In Los Angeles for a TV performance on Jimmy Kimmel Live, Olympia luminaries Sleater-Kinney made a stop at the Masonic Lodge at the Hollywood Forever Cemetery on Dec. 14, treating fans to an intimate preview of their upcoming 2024 tour at the 150-capacity venue. Tackling 19 songs from throughout their 30-year career, founders Carrie Brownstein and Corin Tucker previewed songs from upcoming 11th album, Little Rope, while doing their best to answer some lingering, unspoken questions about the band’s future.
There comes a moment in every band reunion when the dilemma, “so what now?” starts to hang heavy over the proceedings. For Sleater-Kinney, this question arrived with particular weight in 2019. The band went out at the absolute peak of its powers in 2006, and the response to its 2015 return — with both a tour and a picking-up-where-they-left-off new album — was nothing short of rapturous. But the attempted reinventions of 2019’s St. Vincent-produced The Center Won't Hold were overshadowed by the sudden, messy departure of longtime drummer Janet Weiss, and 2021’s self-produced follow-up The Path of Wellness barely made a ripple. Plenty of veteran bands settle into a cash-the-check-and-play-the-hits groove at some point in their careers, but Sleater-Kinney is different. For all the timelessness of its songs and the pervasiveness of its influence on the last several decades of indie rock, this is a band that lives and dies on the living, breathing interplay between its members onstage. It’s impossible to imagine Sleater-Kinney simply going through the motions.
Judging by the 75-minute set last night, the band has no intention of doing that. At its best, the pairing of Tucker and Brownstein remains one of the most explosive partnerships in rock music, and Thursday’s show provided plenty of the old sparks. Noting “these are the size of venues we love to play,” Brownstein lead the now-five-piece band through several songs from Little Rope, all of which slotted in comfortably amidst the old standards. The downcast “Hell” served as a counterintuitively inspired choice for an opener, while the ‘80s-pop textures of new single “Say It Like You Mean It” were given a spikier, more muscular treatment in the live setting. “Hunt You Down,” performed for the first time last night, offered a showcase for the undiminished power of Tucker’s signature wail.
Given the unenviable task of replacing one of the most singular rock drummers of the last several decades, Angie Boylan was note-perfect and coolly unflappable behind the kit, while touring members Katie Harkin and Toko Yasuda provided some subtle extra color on guitar and keyboards, respectively. Of course, it was hard to deny that there was a certain frisson when the band stripped back to a trio for a singalong run through “Modern Girl” — with Yasuda joining at the end on melodica — but the fuller sound benefits some of the older songs as well as the newer ones.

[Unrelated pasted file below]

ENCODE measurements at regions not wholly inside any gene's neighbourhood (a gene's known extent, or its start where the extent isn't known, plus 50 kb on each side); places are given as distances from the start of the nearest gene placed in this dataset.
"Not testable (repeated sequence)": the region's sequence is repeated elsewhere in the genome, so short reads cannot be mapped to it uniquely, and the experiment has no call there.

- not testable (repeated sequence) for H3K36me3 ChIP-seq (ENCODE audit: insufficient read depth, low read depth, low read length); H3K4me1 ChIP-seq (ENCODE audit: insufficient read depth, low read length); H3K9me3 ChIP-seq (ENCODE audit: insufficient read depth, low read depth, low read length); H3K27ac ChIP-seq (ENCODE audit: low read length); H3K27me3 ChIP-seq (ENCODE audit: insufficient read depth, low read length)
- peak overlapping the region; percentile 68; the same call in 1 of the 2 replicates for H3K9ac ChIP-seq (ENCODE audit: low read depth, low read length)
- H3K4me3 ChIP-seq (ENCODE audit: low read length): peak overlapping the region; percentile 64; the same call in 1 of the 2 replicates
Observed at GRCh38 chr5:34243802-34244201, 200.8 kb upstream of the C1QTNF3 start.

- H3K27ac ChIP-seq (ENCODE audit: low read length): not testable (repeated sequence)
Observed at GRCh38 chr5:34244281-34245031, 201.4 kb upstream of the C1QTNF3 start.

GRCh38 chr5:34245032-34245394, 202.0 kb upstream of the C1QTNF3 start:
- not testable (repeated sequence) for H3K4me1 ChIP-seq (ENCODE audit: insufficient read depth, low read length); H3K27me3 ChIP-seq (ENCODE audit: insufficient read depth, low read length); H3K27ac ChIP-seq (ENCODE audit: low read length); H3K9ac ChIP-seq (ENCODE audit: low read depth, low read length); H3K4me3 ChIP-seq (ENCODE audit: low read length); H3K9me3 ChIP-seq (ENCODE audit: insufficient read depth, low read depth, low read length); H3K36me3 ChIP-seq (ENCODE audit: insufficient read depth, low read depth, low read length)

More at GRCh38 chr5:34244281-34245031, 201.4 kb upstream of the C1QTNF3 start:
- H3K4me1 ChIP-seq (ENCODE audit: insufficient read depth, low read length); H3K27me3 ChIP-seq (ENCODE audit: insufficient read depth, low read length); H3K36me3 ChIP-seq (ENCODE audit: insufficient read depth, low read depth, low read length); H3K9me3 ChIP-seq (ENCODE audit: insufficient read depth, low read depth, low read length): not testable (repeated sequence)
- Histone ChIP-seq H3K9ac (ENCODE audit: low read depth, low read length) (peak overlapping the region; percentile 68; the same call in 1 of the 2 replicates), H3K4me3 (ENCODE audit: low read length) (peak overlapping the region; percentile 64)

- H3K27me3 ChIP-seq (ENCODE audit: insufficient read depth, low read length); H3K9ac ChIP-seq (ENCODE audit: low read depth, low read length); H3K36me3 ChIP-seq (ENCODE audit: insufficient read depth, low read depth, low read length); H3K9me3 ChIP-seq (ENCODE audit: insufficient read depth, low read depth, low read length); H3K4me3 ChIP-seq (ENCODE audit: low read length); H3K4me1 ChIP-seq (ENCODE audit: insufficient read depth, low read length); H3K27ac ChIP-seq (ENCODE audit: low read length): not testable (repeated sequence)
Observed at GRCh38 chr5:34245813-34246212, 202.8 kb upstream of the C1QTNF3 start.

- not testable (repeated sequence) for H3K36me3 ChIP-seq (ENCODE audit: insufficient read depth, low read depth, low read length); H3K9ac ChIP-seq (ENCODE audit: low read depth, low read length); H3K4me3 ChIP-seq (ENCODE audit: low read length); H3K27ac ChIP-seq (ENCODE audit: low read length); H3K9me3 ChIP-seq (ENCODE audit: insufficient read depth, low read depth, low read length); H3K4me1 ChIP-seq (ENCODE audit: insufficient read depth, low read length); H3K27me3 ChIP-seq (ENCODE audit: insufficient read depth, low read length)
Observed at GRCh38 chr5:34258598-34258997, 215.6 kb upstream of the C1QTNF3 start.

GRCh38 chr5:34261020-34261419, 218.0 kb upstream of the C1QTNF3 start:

The band reached into the back catalogue for energetic takes on “Ironclad,” “One More Hour” and “Dig Me Out” (the latter of which very nearly got a miniature mosh pit circulating in the 90-year-old venue), even tackling a radically slowed-down rendition of “Dance Song ’97,” dedicated to the late Mimi Parker of Low. But the biggest surprise was the rarely-performed “Slow Song,” from the band’s 1995 self-titled debut. “We do read your comments [on social media] when you talk back to us, and apparently a lot of people wanted to hear a song from our first album,” Brownstein said. “So we went and learned it for you.” As is to prove how long it had been, the band was immediately forced to execute a quick restart after a flubbed intro.
Indeed, for an act that is almost reflexively described as “tightly wound,” some of Sleater-Kinney’s best moments on Thursday night had a comfortable, disarming looseness. Noting that Johnny and Dee Dee Ramone were both buried in the cemetery just outside the venue, the band tore into a cover of the Ramones’ “Merry Christmas (I Don’t Want to Fight Tonight),” with Brownstein recruiting a fan to hold their cell phone light over a lyrics cheatsheet on the stage floor. And in set centerpiece “What’s Mine is Yours,” the band’s two stars extended the song’s instrumental breakdown in a spellbinding bit of improvisation, with Brownstein and Tucker’s guitars effortlessly entwining as Brownstein crept across the stage and lay her head on Tucker’s shoulder.
After mentioning that the band would be back in town in the spring for its proper tour, Brownstein pleaded, “We hope you come back, and please bring this kind of energy with you.” As long as she and Tucker do the same, that shouldn’t be a problem.
Bury Our Friends
The Center Won’t Hold
One More Hour
Worry With You
Dance Song ’97
What’s Mine Is Yours
Hunt You Down
A New Wave
Dig Me Out
Merry Christmas (I Don’t Want to Fight Tonight)
Say It Like You Mean It